What is the Book of Exodus?
THE BOOK OF EX'ODUS
the second book of the Pentateuch. The word is Greek for "going out" or "departing," and is an appropriate title to the book, which contains an account of the going out of the Israelites from the land of Egypt. It may be divided into two parts:
1. The historical, chs. 1-18:27; 2. The legislative, ch. 19 to the end. 1. In the historical portion we have an account of the depressed condition of the people under the king "who knew not Joseph" (Rameses II.), the birth, education, flight, and return of Moses, the attempts, at first disastrous to the Hebrews, to secure the king's permission to their temporary exodus, the plagues wrought by the Lord's power, culminating in the death of the firstborn, the journey of the Israelites from Goshen to Sinai, with all the important incidents and miracles. This portion closes with the Israelites before Mount Sinai, encamped upon the ground they were to occupy for a year.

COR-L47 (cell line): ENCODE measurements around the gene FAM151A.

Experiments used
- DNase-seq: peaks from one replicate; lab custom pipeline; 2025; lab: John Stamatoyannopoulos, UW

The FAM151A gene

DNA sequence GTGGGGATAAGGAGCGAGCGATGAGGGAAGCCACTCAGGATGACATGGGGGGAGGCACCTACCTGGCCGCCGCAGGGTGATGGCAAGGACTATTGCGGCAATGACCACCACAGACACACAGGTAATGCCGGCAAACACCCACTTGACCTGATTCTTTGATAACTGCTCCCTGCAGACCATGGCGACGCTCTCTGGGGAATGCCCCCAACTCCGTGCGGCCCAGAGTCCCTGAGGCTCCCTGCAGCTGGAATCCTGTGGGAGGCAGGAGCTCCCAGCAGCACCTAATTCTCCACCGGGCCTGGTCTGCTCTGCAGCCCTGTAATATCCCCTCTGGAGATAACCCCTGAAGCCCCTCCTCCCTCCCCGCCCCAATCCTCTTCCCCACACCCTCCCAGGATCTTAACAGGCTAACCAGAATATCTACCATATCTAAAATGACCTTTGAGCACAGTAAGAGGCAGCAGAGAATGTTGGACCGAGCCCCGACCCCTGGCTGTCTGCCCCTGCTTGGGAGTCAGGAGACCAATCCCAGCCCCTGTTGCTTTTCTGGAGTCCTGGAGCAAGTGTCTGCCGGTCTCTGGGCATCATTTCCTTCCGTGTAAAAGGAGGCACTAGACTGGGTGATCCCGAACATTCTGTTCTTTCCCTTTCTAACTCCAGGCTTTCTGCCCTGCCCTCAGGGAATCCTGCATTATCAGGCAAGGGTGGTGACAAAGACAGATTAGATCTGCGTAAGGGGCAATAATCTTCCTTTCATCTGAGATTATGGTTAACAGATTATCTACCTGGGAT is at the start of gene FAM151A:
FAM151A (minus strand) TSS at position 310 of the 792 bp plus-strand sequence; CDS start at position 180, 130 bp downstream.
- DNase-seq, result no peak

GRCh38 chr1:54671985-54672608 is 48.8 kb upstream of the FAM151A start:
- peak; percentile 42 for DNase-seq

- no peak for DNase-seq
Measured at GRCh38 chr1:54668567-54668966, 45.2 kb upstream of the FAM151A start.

2. In the legislative part are related the giving of the Law, and the sin of the golden calf; then follow the text of the ten commandments, the various laws for the governance of the people, the full directions for the priesthood and all their appointments. And lastly there are described the erection of the tabernacle and the inauguration of the service. In this book the Bible is brought into contact with Egyptology and much light has been thrown upon it from modern discoveries and researches confirming the Mosaic narrative. See Pentateuch.
Bibliography Information Schaff, Philip, Dr. "Biblical Definition for 'book of exodus' in Schaffs Bible Dictionary". bible-history.com - Schaff's